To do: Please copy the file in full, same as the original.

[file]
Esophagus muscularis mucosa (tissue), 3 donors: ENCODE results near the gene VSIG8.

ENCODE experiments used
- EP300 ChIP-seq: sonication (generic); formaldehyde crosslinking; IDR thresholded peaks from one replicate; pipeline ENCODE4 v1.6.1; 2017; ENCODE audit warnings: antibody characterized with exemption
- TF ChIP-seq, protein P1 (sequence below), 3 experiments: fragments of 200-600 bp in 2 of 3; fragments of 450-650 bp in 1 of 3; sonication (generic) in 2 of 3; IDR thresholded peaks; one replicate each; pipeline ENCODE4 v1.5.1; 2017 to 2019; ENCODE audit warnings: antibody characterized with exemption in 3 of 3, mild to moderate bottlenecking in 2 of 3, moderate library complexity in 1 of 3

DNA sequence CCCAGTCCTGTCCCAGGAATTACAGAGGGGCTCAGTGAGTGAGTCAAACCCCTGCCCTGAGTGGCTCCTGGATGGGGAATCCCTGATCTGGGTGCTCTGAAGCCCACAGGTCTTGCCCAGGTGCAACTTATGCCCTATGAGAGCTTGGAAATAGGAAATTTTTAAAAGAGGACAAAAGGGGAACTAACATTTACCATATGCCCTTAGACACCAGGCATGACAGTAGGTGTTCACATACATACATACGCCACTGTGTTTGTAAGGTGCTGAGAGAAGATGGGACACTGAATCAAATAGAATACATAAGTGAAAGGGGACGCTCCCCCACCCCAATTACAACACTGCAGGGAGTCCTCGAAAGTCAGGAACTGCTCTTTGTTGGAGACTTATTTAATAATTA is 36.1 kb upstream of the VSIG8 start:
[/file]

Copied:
Esophagus muscularis mucosa (tissue), 3 donors: ENCODE results near the gene VSIG8.

ENCODE experiments used
- EP300 ChIP-seq: sonication (generic); formaldehyde crosslinking; IDR thresholded peaks from one replicate; pipeline ENCODE4 v1.6.1; 2017; ENCODE audit warnings: antibody characterized with exemption
- TF ChIP-seq, protein P1 (sequence below), 3 experiments: fragments of 200-600 bp in 2 of 3; fragments of 450-650 bp in 1 of 3; sonication (generic) in 2 of 3; IDR thresholded peaks; one replicate each; pipeline ENCODE4 v1.5.1; 2017 to 2019; ENCODE audit warnings: antibody characterized with exemption in 3 of 3, mild to moderate bottlenecking in 2 of 3, moderate library complexity in 1 of 3

DNA sequence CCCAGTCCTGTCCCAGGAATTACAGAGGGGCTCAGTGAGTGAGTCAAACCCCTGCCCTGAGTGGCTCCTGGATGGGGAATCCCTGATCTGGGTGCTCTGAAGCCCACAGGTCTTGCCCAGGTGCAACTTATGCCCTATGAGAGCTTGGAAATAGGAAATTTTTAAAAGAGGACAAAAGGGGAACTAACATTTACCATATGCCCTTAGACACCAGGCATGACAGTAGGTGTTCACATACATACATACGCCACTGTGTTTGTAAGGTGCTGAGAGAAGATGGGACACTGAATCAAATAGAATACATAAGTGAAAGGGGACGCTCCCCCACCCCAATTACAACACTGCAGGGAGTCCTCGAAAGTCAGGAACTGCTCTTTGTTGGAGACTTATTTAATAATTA is 36.1 kb upstream of the VSIG8 start: